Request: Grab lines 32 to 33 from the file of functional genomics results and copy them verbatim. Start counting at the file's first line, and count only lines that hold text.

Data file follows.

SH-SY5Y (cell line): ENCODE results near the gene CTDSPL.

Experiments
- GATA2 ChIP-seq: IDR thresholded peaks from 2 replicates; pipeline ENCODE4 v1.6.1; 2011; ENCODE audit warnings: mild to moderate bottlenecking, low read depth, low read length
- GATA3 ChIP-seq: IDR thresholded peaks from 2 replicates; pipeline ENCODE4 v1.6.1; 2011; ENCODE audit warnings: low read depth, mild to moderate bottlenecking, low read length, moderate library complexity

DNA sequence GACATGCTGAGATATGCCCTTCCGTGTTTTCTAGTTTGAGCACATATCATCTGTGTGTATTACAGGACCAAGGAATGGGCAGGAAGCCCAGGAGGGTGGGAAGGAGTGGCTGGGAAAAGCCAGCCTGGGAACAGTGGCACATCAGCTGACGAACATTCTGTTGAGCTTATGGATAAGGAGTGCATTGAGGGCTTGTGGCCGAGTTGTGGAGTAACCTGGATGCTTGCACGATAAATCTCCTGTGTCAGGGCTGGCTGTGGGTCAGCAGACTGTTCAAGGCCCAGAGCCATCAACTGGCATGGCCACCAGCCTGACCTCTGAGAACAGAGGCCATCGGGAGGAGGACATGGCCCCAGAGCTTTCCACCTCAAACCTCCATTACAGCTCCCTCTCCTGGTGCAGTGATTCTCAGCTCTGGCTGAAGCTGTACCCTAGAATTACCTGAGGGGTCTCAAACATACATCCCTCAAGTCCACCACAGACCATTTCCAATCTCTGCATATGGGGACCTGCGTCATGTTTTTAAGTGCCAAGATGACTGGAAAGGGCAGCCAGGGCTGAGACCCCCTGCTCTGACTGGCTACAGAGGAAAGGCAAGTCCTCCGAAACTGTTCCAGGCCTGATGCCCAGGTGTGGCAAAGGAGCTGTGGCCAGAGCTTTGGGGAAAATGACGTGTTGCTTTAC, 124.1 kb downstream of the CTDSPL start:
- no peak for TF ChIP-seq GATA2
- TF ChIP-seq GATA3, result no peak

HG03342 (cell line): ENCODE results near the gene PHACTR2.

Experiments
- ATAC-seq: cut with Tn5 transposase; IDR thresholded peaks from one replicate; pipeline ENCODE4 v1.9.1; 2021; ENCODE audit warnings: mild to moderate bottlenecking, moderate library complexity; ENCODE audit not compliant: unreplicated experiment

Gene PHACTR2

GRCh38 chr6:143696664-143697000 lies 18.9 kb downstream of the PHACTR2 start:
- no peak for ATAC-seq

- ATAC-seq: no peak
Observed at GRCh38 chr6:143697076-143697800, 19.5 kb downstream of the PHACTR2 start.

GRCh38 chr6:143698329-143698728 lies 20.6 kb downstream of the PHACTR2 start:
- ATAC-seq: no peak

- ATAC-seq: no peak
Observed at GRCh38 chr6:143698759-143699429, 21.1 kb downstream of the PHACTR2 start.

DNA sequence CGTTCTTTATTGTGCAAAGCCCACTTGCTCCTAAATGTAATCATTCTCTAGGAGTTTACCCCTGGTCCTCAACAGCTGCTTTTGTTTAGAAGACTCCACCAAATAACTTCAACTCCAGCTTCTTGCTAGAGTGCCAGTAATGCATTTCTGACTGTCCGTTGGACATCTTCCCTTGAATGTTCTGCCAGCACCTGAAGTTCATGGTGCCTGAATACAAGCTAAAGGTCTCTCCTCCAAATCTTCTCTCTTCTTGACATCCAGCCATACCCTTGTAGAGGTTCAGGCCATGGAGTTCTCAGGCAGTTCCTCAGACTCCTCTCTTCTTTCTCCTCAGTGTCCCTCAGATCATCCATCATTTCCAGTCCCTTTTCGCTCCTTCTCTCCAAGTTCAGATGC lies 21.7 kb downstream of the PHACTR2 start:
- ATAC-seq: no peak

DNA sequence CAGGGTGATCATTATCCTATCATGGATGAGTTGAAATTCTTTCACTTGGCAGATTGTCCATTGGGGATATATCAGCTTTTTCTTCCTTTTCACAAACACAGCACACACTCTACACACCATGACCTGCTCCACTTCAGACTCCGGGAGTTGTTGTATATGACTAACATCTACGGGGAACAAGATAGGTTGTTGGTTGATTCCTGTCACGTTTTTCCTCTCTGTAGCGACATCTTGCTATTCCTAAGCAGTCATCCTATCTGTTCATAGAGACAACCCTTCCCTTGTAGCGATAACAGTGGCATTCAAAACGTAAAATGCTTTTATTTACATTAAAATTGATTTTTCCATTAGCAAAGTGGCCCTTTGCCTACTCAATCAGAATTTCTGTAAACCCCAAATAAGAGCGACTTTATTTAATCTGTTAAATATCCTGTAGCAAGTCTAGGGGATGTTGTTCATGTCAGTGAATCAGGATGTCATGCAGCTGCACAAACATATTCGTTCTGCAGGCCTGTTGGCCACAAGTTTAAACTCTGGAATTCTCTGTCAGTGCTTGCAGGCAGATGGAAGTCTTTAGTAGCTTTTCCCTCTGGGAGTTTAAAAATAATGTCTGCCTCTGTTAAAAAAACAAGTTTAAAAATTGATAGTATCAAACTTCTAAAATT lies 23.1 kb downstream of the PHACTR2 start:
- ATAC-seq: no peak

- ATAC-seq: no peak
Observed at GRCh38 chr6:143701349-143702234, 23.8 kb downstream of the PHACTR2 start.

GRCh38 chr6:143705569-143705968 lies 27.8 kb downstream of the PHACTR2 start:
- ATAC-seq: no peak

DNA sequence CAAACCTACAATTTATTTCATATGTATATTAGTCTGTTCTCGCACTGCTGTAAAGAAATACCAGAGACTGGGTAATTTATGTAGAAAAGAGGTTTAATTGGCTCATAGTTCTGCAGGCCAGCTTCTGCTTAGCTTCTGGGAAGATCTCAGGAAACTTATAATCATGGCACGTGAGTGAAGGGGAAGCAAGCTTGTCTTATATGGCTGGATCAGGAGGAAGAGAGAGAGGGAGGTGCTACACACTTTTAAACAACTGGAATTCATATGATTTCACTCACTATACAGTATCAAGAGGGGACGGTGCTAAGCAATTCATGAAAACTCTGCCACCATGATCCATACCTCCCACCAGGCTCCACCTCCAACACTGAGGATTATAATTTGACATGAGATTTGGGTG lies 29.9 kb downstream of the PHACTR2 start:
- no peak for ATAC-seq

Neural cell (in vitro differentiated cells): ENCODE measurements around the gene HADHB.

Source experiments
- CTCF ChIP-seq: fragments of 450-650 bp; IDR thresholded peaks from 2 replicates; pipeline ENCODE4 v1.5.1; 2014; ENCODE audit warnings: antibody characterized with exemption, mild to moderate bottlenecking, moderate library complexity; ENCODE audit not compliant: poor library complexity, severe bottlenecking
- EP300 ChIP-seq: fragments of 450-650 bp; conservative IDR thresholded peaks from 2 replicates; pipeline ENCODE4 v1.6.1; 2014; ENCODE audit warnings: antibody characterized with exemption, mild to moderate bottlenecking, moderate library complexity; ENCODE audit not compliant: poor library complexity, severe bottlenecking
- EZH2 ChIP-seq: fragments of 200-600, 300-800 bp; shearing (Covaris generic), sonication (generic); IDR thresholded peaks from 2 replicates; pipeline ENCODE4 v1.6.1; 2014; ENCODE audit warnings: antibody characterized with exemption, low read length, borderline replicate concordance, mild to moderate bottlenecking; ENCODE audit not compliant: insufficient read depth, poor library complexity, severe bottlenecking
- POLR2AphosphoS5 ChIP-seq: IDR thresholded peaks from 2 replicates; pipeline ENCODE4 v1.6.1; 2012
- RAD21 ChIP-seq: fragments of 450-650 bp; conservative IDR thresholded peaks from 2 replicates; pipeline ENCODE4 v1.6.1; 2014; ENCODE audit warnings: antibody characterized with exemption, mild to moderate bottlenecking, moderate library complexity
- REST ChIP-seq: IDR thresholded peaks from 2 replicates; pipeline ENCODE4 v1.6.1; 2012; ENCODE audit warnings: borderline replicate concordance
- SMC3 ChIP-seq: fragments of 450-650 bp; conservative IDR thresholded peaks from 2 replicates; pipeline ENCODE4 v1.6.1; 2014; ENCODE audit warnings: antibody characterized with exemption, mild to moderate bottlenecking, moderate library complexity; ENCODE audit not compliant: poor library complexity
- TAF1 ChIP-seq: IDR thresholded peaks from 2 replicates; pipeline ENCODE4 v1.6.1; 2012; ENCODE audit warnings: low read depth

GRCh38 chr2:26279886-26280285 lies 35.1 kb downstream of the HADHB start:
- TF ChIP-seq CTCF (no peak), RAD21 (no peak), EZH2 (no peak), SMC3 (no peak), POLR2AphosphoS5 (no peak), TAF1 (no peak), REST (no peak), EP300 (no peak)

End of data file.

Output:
- CTCF ChIP-seq: fragments of 450-650 bp; IDR thresholded peaks from 2 replicates; pipeline ENCODE4 v1.5.1; 2014; ENCODE audit warnings: antibody characterized with exemption, mild to moderate bottlenecking, moderate library complexity; ENCODE audit not compliant: poor library complexity, severe bottlenecking
- EP300 ChIP-seq: fragments of 450-650 bp; conservative IDR thresholded peaks from 2 replicates; pipeline ENCODE4 v1.6.1; 2014; ENCODE audit warnings: antibody characterized with exemption, mild to moderate bottlenecking, moderate library complexity; ENCODE audit not compliant: poor library complexity, severe bottlenecking